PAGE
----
What can a SOTA fanatic do with a broken plastic coat hanger? Good question you ask!
During a recent visit to Melbourne I broke the hook section of a plastic coat hanger, which at the time I cursed as I didn’t have a spare. For some bizarre reason I threw the broken coat hanger in my luggage for the return trip to Canberra.
Monday evening I was about to throw the coat hanger in the recycling bin when it occurred to me the coat hanger material has a round profile 6 mm in diameter, 1/4 inch in the old scale. Hmm perfect lightweight material for a link insulator to compliment my SOTA 6/10/20/40m 1/2 wave link dipole by including a link for 30m 10.130 MHz. Also the coat hanger material can be used to make a short insulated rod to couple a variable capacitor to a 6:1 reduction drive. Enough of variable capacitors for now, let’s get down to business and modify the SOTA HF link dipole.
The rod diameter is 6.8 mm measured with a vernier caliper
Cut two 40mm lengths and drill 2.5mm holes in each end and debur.
Next I laid out the link dipole antenna along my drive way and cut each half at 7.2 metres, between the 14MHz link and the extant end insulator. I started with a 100 mm length as the fold back to create the join to the 7 MHz section. The length of the fold back section will need some trimming as the antenna is adjusted for resonance at 10.130 MHz.
Thread the end of the wire through an insulator and folded back 100mm. Repeat this process for the second element. I now have two elements 7.1 metres long. A cable tie is used to apply light pressure on the wire, the cable tie will be tightened later.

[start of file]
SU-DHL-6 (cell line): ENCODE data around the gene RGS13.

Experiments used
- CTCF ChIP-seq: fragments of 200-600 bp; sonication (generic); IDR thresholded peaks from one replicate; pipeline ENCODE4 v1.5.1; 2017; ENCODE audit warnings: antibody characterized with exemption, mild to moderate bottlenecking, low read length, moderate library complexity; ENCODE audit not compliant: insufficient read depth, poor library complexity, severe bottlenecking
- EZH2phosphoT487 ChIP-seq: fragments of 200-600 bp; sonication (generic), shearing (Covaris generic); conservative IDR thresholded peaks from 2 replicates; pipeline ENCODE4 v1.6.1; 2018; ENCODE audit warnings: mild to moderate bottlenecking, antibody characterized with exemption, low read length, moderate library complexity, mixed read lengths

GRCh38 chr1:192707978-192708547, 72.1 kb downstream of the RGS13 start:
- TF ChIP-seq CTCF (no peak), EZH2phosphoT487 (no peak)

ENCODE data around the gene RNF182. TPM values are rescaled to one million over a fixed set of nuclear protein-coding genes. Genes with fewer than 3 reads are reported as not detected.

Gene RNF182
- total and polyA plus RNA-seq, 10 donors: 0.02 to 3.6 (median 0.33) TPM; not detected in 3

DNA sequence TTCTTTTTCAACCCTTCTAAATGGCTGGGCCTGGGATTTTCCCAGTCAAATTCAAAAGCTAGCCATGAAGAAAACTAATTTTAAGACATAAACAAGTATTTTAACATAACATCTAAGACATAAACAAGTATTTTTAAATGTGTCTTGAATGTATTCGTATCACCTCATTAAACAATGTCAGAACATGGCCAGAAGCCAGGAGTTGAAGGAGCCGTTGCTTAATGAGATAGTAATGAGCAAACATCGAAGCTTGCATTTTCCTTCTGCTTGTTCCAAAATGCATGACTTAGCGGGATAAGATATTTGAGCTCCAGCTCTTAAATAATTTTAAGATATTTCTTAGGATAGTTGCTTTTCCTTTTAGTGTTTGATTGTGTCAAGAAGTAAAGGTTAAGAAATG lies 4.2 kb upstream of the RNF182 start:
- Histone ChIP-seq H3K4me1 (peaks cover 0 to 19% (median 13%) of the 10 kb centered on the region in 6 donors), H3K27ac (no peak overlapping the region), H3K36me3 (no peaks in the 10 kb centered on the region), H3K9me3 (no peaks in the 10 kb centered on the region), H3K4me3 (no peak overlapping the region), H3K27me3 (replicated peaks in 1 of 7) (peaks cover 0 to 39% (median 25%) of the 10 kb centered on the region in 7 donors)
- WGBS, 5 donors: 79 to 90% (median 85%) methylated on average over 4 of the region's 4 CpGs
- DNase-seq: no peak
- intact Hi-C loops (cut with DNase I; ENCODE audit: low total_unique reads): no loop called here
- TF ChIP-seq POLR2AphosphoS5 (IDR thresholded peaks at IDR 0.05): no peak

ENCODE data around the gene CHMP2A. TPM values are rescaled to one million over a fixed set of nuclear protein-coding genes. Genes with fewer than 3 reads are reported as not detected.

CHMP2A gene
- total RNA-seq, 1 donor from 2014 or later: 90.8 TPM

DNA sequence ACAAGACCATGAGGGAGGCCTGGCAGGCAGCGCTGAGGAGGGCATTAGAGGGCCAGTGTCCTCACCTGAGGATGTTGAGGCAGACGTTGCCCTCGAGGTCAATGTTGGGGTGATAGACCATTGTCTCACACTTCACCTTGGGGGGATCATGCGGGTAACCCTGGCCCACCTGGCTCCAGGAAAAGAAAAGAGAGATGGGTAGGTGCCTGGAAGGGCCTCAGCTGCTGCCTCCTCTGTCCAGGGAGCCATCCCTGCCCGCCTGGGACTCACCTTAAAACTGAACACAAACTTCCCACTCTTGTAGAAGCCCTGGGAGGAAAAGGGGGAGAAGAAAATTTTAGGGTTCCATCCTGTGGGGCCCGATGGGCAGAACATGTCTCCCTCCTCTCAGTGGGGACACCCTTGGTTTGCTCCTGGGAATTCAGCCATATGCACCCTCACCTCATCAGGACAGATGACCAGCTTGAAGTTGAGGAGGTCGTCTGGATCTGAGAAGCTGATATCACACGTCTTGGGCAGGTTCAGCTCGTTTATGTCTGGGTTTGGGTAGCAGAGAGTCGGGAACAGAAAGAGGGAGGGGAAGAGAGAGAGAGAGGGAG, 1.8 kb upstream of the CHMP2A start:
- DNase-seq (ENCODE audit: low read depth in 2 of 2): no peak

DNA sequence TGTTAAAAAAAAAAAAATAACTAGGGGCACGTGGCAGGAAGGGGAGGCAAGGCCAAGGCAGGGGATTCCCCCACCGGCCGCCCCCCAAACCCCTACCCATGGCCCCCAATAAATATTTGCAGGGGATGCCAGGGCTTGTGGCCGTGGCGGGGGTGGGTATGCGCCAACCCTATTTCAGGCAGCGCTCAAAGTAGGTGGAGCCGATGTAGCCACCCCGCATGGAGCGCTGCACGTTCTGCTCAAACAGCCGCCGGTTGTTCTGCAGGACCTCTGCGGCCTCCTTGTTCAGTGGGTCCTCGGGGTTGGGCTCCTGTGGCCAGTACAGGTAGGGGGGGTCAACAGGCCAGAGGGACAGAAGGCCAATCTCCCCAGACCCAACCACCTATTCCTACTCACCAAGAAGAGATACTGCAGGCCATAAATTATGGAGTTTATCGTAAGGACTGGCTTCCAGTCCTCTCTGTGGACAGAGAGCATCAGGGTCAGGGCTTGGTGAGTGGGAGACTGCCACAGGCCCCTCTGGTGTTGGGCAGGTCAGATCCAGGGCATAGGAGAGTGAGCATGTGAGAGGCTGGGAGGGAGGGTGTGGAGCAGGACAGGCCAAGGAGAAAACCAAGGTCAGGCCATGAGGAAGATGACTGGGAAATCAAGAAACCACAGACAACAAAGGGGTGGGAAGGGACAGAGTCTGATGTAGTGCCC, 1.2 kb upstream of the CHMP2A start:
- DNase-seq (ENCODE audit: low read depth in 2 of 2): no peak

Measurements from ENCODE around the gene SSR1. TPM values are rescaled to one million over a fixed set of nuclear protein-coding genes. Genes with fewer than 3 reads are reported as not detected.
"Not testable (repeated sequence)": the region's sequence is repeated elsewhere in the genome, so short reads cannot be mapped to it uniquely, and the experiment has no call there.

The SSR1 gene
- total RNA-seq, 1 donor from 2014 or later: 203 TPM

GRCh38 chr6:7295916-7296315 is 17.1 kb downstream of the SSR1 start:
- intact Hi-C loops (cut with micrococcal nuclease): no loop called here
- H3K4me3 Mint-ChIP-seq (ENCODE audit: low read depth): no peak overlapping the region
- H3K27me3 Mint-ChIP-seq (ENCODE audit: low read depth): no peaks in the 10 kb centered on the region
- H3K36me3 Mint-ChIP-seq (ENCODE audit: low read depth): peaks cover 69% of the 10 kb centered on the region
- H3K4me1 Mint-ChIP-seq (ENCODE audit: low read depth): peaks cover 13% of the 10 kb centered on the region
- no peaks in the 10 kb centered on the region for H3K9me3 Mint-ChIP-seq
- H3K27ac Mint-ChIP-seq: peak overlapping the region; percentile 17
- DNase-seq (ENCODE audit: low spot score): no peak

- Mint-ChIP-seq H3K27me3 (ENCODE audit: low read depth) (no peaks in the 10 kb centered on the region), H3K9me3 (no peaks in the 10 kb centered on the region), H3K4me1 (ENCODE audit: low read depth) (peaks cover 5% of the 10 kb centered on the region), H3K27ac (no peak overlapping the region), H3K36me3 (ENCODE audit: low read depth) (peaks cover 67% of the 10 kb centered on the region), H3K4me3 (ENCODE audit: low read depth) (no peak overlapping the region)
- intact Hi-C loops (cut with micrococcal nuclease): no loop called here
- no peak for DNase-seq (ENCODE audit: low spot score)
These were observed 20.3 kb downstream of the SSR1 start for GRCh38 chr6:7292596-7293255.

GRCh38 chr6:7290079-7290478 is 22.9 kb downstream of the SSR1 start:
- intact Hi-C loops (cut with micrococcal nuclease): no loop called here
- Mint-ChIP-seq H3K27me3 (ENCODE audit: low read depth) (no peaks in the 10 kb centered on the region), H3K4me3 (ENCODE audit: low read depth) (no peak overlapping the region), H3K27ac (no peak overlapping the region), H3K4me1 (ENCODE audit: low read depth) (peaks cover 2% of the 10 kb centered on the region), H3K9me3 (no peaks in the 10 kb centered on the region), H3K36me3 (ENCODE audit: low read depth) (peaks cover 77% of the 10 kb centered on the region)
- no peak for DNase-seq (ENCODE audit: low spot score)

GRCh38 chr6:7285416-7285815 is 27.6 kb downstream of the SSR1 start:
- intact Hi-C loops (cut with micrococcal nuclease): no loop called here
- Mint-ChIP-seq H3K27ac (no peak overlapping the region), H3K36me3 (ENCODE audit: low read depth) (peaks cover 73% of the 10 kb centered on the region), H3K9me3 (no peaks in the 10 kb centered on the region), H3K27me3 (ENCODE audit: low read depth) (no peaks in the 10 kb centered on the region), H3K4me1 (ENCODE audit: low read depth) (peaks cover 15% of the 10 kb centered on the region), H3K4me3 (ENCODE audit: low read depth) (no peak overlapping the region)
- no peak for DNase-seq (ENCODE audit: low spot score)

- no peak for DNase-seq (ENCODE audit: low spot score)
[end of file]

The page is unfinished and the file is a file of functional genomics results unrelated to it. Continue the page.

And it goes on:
The modified antenna with 6/10/20m links closed is supported by a 7 metre squid pole with elements set as an inverted V. The ends of element are about 2.5 metres above ground level. The idea is to test the antenna at home ensuring the shape closely matches the shape when deployed on a mountain peak, it doesn’t have to be perfect. The squid pole is supported by my homebrew ‘QTH Squid Pole Support’. With each length of the dipole cut at 7.1 metres the antenna is resonant at 9.65 MHz, further adjustment is required to shorten each half of the dipole. How do you calculate the amount of wire to cut from each half of the dipole?
F1 = Target frequency 10.130 MHz
F2 = Resonant frequency 9.65 MHz
Frequency Ratio = F1/F2 10.130/9.65 = 1.049
New element length: 7.1 metres/1.049 = 6.768 metres
Element difference (mm): 7100 – 6768 = 332mm.
I trimmed 300mm of wire from each half of the dipole to bring the resonant frequency to 10.130 MHz. After trimming I laid the two halves side-by-side to make sure the element lengths were equal, one side was 10mm longer than the other. After making a small adjustment to even out the elements, I raised the antenna to its normal position on the squid pole and checked the VSWR.
Next lower the antenna and tighten the cable clamps add your choice of electrical connectors, I prefer to use automotive spade male and female crimp connectors. After securing the connectors restoring the 7 MHz extension then check the VSWR and resonant frequency with all links closed. Note I had to add a short length of wire 200mm at each element end to replace the 300mm section removed when adjusting the 10 MHz link. Remember 100mm of wire forms part of the 30/40m link.
Have fun building or modifying your homebrew SOTA antenna. I will keep the remaining coat hanger material for the next antenna or ATU project. 😉
On air performance. Friday 4 Dec 15 I deployed the modified antenna at the summit of Mt Ainslie VK1/AC-040. Operating a Yaesu FT-817 (QRP) on 10.130 MHz, SOTA chasers were Rick VK4RF, Ron VK3AFW, Nev VK5WG, Rob VK2XXM, Ian VK5IS, Gerard VK2IO, Tony VK3CAT and Ian VK1DI. 🙂
Last update: 14 December 2015.